The Queen and her people | Death of Queen Elizabeth II

Spread the love

The Queen and her people | Death of Queen Élisabeth II

The British found themselves orphaned by their queen, their landmark during 70 years old.

At midnight , thousands of Britons continue to gather in the Ardent Chapel

LONDON – Whatever the political affinities, the queen will have marked the world and touched the hearts of the British.

His picture is everywhere. On shop windows, in hair salons, and even in elevators. This is a truly grieving nation. At the subway station, Sally sells tickets. She did not have time to go to the Ardent Chapel and cannot afford to wait 4 p.m. in line.

Sally works at the subway and couldn't go to the burning chapel

“We lost our grandmother. Every year she sent her best wishes to us, it was our moral compass, I don't know what to think of the new royal couple.

— Sally

As thousands of people queue to gather in the Lying Chapel, a few blocks from Westminster Abbey, another queue, this time outside a soup kitchen for refugees and the sans -shelter. A contrast to the pomp of the last days, where the number of diamonds and precious stones adorning the crown on the coffin are listed. Yet the non-profit organization Refuge Network International is also sending its condolences to the nation, with a picture of the Queen on the front page of its website.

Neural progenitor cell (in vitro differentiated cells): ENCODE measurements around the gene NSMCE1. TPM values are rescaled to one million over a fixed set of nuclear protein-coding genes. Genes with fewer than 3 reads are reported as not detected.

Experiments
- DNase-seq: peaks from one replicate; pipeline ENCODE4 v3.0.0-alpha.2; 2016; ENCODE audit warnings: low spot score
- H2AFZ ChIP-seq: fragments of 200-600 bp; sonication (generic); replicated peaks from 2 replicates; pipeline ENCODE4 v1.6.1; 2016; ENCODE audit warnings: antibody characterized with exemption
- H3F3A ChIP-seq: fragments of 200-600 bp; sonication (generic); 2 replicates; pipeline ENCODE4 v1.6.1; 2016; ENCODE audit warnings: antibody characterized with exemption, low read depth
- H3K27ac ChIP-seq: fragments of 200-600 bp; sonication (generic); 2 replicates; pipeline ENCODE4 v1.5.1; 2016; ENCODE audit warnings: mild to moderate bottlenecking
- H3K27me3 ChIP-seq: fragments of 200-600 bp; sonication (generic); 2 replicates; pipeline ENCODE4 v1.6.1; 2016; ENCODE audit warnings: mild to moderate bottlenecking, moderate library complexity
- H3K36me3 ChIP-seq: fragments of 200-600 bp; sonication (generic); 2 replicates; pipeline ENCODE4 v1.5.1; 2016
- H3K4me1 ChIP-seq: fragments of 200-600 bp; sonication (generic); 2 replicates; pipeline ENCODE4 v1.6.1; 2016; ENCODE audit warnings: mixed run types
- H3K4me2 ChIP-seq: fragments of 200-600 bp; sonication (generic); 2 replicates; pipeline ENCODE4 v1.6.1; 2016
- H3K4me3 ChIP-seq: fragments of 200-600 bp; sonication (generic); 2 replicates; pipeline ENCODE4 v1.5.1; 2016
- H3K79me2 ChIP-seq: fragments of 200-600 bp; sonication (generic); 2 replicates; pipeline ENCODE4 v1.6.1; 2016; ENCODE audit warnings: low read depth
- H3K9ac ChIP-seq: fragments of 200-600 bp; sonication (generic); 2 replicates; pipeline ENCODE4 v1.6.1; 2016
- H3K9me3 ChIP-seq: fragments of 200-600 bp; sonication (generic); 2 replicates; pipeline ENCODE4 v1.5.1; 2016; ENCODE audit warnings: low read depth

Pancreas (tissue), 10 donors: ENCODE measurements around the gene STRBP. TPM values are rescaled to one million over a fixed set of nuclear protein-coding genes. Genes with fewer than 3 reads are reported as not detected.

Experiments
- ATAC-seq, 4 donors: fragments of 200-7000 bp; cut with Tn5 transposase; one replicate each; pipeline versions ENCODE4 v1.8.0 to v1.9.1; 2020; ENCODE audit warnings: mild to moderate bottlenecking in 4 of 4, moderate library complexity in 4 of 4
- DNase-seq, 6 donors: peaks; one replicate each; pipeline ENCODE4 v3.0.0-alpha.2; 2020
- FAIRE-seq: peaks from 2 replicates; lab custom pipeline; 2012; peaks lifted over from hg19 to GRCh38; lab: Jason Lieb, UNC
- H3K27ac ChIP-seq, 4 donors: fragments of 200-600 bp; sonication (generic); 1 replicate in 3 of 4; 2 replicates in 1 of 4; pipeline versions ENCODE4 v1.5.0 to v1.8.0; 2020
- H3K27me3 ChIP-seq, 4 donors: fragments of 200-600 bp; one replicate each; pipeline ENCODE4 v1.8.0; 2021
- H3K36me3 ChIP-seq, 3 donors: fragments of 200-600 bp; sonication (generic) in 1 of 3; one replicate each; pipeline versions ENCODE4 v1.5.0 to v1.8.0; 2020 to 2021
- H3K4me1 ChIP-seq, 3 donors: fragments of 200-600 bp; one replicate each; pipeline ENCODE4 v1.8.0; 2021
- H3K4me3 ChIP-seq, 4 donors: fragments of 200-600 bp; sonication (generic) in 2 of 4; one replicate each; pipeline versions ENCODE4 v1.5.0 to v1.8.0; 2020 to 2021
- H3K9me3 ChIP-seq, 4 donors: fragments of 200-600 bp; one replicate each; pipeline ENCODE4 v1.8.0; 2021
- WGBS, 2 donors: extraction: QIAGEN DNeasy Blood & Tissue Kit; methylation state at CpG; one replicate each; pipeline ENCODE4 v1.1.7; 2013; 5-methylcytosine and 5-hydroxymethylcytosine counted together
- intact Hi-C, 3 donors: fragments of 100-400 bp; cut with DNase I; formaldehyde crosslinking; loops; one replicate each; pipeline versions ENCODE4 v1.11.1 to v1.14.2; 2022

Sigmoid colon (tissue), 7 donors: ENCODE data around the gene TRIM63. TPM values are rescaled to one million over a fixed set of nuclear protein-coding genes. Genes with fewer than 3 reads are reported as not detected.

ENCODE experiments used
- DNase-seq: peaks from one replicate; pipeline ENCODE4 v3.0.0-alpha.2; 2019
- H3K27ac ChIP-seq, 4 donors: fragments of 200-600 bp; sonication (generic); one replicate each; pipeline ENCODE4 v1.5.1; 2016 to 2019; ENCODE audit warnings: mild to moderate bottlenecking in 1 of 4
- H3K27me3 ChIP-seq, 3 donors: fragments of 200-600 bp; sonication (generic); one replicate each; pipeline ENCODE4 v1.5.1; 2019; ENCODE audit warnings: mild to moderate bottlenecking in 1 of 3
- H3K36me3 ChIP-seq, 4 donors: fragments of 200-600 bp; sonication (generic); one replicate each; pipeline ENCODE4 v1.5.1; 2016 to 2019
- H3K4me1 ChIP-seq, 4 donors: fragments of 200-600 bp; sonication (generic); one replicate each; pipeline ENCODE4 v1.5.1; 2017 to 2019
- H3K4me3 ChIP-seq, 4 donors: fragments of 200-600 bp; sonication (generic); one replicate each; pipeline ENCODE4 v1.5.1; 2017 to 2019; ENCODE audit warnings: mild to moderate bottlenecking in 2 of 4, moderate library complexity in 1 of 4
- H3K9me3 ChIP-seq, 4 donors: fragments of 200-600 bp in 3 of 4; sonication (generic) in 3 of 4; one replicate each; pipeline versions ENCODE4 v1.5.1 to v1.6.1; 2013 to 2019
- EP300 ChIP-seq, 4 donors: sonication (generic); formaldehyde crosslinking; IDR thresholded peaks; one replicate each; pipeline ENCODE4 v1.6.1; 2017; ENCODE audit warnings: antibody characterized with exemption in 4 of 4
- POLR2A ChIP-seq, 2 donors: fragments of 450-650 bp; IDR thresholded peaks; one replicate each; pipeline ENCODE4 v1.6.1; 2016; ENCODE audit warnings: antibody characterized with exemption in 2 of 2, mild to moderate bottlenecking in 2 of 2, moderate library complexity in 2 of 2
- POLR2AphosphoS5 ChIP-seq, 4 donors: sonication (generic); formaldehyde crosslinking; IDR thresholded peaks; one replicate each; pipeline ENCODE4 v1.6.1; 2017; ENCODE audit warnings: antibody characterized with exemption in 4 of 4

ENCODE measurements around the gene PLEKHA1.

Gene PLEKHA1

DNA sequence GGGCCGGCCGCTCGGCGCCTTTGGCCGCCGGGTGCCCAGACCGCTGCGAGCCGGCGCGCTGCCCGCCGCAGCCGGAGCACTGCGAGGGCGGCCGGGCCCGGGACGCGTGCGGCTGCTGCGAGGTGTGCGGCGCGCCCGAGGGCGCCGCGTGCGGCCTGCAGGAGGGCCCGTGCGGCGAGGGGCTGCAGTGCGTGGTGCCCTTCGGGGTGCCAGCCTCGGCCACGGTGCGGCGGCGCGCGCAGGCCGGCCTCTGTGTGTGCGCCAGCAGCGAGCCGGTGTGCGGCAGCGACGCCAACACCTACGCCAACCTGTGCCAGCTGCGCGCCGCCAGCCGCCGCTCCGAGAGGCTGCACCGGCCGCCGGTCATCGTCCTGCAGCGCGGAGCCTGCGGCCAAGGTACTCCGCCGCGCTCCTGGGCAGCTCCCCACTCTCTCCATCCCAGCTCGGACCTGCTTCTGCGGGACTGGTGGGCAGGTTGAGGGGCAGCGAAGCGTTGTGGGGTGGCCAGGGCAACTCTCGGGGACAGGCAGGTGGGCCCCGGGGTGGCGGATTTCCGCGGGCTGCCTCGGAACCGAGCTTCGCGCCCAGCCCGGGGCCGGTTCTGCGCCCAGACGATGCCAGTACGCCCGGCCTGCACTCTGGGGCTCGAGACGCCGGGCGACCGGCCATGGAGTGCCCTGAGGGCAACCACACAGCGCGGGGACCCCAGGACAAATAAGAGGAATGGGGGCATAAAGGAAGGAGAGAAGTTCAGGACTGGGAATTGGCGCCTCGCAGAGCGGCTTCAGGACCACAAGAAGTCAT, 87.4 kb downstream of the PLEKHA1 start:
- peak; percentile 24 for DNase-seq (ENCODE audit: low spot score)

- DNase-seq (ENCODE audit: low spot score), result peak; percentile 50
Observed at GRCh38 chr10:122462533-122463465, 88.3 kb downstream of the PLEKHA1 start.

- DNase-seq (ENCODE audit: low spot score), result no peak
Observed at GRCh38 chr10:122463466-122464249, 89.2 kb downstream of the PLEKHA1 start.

Not far from there, Louis Michael sells newspapers. We live in a crazy world, he tells me, poverty is glaring, the cost of living is rising, and we spend millions on the royal family.

Louis Michael sells newspapers near a soup kitchen.

“I am Irish and against the monarchy, but I live here, I have to respect the mourning of the English, who lost their queen.

—Louis Michael

Mary Foster, a Montrealer from Beaconsfield who lives in England, did not hesitate to pitch her tent in front of Westminster Abbey to have a front row seat at the state funeral.

“I wanted to say thank you to the Queen, I left my husband and three children at home to come here. »

— Mary Foster

Mary Foster will spend the night in her tent to have a front row seat at the state funeral of Queen Elizabeth II.

What is happening in the UK is historic. By her reserve and her discretion, the Queen will have had as much, if not more, impact than any head of state in the world. “The Queen was common sense for us,” says a woman in line to go to the Ardent Chapel, “still recently, she reassured us during the pandemic by telling us that we would soon find. I'm no royalist, but I loved the queen, nuance her neighbor, who was also in line. »

Even the models at the Versace store are dressed in black, the color of mourning, on Sunday morning in London.

Even heads of state around the world are jostling to be invited to funerals. The Russian delegation say they were offended at not receiving an invitation and spoke of blasphemous behavior from the UK. On Monday, London will be the center of the world, the security system will be at its maximum, and a people will say goodbye to their queen.

Previous Article
Next Article